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Smishing: A Silly Word But Serious Fraud Risk

Nov 15, 2022
Serious young African American woman looking at text message on phone

Have you ever received a text message from a well-known business or family member, but something didn’t seem right? Criminals are always looking for new ways to gain access to people’s personal and sensitive information and using fake text messages is a common way for them to do this.

What is Smishing?

Smishing may sound like a silly word, but it’s actually a serious fraud risk. The concept is like phishing, except you’re not receiving an email with a fake link, you’re receiving a text message with that link instead. The idea is to get the recipient to click the link and share their usernames and passwords, social security numbers, credit card numbers, PINs, or other sensitive information. The criminals then use this information to steal money, commit identity theft, and carry out other illegal acts.


How Do I Recognize a Fake Text?

Understanding how to identify a fake text message from a legitimate one requires continuous learning. This is because hackers are constantly refining their techniques, making them more and more believable.

Here are the common red flags or warning signs that a text is fake and more than likely a smishing attempt.

  1. There are spelling or other punctuation errors in the message or URL.
  2. The sender is telling you something is wrong with your account or payment method, and you need to verify personal information.
  3. You are addressed with a generic “Hi There” or “Hello” instead of by your name.
  4. The text states your won a prize for a contest you didn't enter or offers you a gift card for responding with your information.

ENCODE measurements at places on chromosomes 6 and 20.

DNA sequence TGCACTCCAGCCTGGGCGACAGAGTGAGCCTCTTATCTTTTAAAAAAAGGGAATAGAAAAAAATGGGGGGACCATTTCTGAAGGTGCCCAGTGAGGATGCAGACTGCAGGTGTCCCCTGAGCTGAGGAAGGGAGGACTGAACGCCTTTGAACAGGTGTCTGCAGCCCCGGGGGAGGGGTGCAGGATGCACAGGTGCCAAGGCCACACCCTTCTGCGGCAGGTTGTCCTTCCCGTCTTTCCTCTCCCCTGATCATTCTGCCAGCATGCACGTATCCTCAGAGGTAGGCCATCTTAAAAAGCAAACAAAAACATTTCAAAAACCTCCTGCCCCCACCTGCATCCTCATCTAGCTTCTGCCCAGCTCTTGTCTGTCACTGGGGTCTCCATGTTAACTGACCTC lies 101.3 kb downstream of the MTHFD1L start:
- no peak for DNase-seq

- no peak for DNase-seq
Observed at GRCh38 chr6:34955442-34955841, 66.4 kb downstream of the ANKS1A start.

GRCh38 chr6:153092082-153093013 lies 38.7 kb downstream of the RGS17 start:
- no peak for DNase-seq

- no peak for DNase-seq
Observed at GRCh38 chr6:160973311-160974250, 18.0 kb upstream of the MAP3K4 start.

5. The message is unexpected and contains a link or downloadable file that you didn't request.


Examples of Smishing


  • You’ve Won a Prize: Congratulations! You won a $500 Target gift card! Go to http://targot.org/zxy6542.
  • IRS is Trying to Contact You: There is a problem with your IRS tax refund. Click http://refond.org/stgp562 to resolve the issue immediately or else you will be penalized.
  • Verify Account Information: Your credit card account is temporarily locked. Please log into http://youfinancelinstutiaon.com/3b3456.
  • You Have a Package Delivery: Hello, your FedEx package with tracking code AZX-1234-PLZU is waiting for you to set your delivery preference: TrAkng.info/Wl09fgh35h6.
  • Thank for Your Payment: Thank you for your recent Amazon purchase. You have been charged $123.45. If there is a mistake, please call (876) 123-4567.




How to Avoid Smishing Scams

If you find yourself on the receiving end of what appears to be a smishing attempt, follow these easy do’s and don’ts so you don’t get scammed.

        • Do NOT open, reply, click links, or open attachments from an unknown sender.
        • Do NOT provide personal or financial information in response to unsolicited text.
        • DO delete messages from unsolicited people you don’t know.
        • DO look up a company online or call them directly to verify the message you received.
        • DO report smishing to the Federal Trade Commission.
        • DO consider using protective tools that block unwanted numbers or unknown senders on your mobile device.

Other Ways to Protect Your Information

If you find yourself on the receiving end of a smishing attempt, remember – do not take immediate action, confirm sources, and ask someone you trust for help if you’re unsure.

Peach State nor any of our third-party vendors (i.e.: Visa) will ever call, text, or email you asking to disclose account or other personal information. If you believe you were contacted from someone pretending to be from Peach State or another legitimate agency, please contact us immediately at 678.889.4328., stop by your local branch, or email us at psfcu@peachstatefcu.org.

To learn more about scams and ways you can protect yourself, checkout this quick read at peachstatefcu.org/blog/understanding-scams-so-you-can-protect-yourself-from-fraud.

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